Dodgers Quarterly Breakdown: Second Quarter

The Dodgers are now 81 games through the season. This is technically the halfway point which, obviously, also means the end of the 2nd quarter. And that’s what I’m covering, games 41-81. Through the first 40 games, the Dodgers had the most wins at 25 but the 4th best winning percentage in baseball. Since then, they again have the most wins but also topped every team in winning percentage going 30-11 (.732) with their run differential now leading baseball by over 20 points. For the most part, they’ve improved with a slight reversion. I’ll go ahead and provide a general breakdown of each aspect of the team.


The Dodgers still sit in the top 5 of most statistics but have shown a bit of regression which is completely natural. Teams make the proper adjustments with the amount of information available as the season goes on. And when you’re going up against the type of juggernaut this offense had been early, scouting reports will be vigorously studied. With that in mind, the decline wasn’t drastic but there were a few stats that may be concerning if they continue to fall in the ranks:

Pitches per Plate Appearance (P/PA):

4.04/1st quarter


Walking percentage (BB%):

11.0/1st quarter


Batting Average (BA) with Runners In Scoring Position (RISP):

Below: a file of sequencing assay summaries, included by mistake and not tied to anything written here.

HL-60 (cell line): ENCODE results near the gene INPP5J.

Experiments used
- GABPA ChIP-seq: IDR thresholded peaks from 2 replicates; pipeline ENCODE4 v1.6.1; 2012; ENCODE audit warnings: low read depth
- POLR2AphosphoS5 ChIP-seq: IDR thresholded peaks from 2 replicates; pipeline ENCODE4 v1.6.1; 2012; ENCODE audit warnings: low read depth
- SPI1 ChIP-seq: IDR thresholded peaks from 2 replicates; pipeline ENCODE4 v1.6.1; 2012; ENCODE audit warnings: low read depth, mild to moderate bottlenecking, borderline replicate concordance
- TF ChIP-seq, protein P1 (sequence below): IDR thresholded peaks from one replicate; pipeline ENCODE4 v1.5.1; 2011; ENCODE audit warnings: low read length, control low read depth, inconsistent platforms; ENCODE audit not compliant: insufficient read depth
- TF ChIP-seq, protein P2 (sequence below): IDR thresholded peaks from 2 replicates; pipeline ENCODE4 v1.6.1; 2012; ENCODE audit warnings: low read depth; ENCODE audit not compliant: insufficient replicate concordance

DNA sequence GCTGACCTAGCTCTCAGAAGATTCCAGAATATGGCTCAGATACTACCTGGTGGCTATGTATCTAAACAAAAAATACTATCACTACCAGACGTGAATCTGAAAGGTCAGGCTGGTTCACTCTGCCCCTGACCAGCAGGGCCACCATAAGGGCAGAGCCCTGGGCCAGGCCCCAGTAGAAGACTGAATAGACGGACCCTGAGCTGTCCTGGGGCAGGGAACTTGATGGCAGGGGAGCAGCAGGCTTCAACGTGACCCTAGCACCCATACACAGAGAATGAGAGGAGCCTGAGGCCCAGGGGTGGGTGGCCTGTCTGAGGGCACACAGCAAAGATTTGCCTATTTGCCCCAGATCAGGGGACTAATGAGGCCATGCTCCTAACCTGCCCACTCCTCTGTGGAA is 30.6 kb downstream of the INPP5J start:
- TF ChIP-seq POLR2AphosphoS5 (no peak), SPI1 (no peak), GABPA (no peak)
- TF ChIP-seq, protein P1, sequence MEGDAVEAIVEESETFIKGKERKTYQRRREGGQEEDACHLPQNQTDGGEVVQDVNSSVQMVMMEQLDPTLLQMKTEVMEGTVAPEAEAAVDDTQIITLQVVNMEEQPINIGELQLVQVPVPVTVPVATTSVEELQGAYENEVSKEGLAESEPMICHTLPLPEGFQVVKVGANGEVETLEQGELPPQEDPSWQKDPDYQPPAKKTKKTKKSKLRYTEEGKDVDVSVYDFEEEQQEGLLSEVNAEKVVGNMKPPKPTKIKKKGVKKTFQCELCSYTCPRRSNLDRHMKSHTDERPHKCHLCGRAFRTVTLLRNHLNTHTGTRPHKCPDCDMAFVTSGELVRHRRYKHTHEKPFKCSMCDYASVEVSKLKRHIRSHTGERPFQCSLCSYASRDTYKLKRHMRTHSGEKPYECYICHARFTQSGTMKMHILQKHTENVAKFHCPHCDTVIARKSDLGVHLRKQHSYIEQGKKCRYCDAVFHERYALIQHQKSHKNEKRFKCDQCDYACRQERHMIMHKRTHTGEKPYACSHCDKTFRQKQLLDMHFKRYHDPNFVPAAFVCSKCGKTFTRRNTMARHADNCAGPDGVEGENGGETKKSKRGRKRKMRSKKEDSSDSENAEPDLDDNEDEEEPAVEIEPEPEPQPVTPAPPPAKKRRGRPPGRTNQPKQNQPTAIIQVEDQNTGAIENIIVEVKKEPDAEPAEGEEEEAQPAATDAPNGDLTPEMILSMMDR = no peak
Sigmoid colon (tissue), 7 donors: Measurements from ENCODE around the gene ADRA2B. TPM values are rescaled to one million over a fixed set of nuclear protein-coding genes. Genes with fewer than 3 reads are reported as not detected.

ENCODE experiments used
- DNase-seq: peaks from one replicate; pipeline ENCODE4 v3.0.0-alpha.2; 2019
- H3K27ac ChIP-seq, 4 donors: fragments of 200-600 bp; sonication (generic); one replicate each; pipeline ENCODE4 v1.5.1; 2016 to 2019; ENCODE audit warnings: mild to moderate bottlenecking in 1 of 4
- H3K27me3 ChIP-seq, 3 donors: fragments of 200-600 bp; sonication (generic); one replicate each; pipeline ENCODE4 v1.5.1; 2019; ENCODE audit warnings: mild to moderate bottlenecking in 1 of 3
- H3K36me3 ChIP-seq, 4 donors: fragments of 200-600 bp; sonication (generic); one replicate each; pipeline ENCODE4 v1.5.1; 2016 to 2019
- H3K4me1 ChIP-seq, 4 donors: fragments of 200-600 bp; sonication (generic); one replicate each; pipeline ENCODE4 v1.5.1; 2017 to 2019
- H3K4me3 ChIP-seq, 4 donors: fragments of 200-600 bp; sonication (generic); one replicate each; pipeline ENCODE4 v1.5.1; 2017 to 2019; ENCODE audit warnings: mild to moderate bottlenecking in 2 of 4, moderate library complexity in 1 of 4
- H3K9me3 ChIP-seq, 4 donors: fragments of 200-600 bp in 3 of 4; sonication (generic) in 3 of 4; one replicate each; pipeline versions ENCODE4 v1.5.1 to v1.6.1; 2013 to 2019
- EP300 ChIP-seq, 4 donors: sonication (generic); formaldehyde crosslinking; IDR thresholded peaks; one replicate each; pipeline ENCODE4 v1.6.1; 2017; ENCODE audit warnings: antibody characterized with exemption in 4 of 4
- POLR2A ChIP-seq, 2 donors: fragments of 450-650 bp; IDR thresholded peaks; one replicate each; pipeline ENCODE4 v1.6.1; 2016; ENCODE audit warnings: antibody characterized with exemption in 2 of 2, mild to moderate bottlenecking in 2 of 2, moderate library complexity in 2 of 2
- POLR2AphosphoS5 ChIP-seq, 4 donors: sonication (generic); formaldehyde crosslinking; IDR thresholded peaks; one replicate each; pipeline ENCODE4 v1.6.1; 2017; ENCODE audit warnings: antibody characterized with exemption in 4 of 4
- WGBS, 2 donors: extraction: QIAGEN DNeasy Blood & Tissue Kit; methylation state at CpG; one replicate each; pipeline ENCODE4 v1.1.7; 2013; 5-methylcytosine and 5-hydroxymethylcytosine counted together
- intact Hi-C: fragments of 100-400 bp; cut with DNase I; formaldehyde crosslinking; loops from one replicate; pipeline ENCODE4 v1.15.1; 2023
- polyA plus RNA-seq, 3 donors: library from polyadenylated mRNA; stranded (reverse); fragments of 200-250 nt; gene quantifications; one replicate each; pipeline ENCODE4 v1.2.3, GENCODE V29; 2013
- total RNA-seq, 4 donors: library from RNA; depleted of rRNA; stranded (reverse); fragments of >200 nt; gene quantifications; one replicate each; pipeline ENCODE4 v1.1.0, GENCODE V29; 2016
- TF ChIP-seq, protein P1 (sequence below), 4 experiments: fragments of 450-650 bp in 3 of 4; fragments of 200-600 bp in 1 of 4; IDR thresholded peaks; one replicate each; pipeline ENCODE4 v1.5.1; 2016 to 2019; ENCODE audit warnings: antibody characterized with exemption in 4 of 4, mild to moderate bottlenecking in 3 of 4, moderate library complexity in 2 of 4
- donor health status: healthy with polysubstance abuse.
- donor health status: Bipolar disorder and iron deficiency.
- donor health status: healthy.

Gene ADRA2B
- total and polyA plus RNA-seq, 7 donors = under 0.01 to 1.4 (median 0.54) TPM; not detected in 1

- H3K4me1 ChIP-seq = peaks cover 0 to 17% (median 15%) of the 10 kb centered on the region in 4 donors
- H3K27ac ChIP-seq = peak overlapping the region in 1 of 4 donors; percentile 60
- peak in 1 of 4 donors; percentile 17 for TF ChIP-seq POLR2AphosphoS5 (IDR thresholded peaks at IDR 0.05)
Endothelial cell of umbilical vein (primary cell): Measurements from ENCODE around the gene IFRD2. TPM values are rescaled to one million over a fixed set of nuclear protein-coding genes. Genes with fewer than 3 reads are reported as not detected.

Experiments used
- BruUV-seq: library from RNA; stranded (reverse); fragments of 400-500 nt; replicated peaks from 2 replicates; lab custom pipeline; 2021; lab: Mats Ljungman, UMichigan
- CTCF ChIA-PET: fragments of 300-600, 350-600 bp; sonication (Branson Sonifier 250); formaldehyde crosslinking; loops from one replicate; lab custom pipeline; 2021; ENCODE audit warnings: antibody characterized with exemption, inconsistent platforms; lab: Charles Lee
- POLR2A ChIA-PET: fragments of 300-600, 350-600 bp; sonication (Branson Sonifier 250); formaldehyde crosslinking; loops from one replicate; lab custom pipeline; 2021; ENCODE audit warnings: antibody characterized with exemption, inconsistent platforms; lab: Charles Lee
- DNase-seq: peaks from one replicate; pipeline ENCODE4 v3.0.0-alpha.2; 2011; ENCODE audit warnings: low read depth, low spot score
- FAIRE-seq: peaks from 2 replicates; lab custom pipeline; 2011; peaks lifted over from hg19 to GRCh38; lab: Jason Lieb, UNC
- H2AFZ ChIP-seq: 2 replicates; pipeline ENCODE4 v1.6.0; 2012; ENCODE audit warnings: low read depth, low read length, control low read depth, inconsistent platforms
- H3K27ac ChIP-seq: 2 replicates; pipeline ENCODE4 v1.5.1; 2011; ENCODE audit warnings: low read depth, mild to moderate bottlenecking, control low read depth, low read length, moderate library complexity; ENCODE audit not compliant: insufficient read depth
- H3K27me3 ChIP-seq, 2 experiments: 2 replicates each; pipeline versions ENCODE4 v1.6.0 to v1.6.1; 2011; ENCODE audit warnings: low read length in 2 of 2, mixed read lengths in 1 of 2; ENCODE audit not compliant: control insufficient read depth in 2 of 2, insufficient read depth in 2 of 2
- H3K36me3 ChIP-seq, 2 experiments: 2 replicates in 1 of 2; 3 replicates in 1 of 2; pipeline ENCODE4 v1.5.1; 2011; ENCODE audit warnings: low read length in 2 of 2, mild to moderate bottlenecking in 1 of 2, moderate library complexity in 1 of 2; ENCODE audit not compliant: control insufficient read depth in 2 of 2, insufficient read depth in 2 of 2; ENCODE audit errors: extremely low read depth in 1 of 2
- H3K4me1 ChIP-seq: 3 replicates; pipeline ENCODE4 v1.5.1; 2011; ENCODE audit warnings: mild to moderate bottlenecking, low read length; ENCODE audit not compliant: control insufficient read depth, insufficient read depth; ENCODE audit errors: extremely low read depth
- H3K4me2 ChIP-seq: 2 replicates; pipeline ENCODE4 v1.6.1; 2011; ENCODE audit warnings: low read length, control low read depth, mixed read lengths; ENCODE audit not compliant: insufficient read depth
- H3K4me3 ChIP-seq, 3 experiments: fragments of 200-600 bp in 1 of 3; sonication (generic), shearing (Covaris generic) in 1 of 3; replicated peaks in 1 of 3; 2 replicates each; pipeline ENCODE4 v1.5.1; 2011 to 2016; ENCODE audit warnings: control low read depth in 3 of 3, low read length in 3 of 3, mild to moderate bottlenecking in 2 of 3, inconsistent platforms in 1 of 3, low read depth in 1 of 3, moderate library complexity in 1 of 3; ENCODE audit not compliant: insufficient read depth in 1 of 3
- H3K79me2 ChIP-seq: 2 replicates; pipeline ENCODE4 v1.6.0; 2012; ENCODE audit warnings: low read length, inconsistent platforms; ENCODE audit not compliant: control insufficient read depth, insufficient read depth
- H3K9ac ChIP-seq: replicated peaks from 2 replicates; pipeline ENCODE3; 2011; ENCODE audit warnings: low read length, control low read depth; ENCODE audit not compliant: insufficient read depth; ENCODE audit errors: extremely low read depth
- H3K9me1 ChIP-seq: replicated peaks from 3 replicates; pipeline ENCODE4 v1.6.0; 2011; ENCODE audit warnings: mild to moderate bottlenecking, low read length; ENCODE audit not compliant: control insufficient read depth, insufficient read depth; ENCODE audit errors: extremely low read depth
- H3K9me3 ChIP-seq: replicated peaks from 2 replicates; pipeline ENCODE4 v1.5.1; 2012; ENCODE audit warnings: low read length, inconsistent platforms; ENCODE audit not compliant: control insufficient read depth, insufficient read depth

.281/1st quarter

.248/2nd quarter

It may seem like a difference of only a few points but stretched out over 1000 PA’s it can prove to be significant slides. It also reveals the type of troublesome issues the offense was dealing with last season.

Even with the backslide in those stats, they were still able to average over 5 runs per game. The likely cause can be directed at certain players that weren’t producing or even on the active roster in the first 40 games, being able to help keep the offense performing at a high clip in the next 41. The team was still disciplined at the plate regardless of not seeing as many pitches and also scored more runs from the 7th to 9th innings, e.g. the 6 walk-off wins (5 in the 2nd quarter) that’s tied for the most in baseball. All in all, the offense was arguably the best in baseball and there’s no reason to believe they won’t continue to be.

Starting Pitching

The rotation was missing Kershaw and Hill for a good chunk of the 1st quarter and still were sitting atop most leaderboards. But with the starting staff mostly healthy for the 2nd quarter, a big reason for the team’s success became abundantly clear.

A Quality Start (QS) is when a starting pitcher (SP) has an outing of allowing 3 earned runs or less while pitching 6 or more innings. With the offense averaging over 5 runs per game, it’s simple to understand how vital this statistic is to winning games. Through the first 40 starts the rotation had a total of 17. In the next 41, they put up 31! That led MLB in that span and ultimately put them in the lead overall. The rotation also led in innings pitched, that’s mostly due to the SP’s collectively leading all teams in outings of 7+ innings pitched.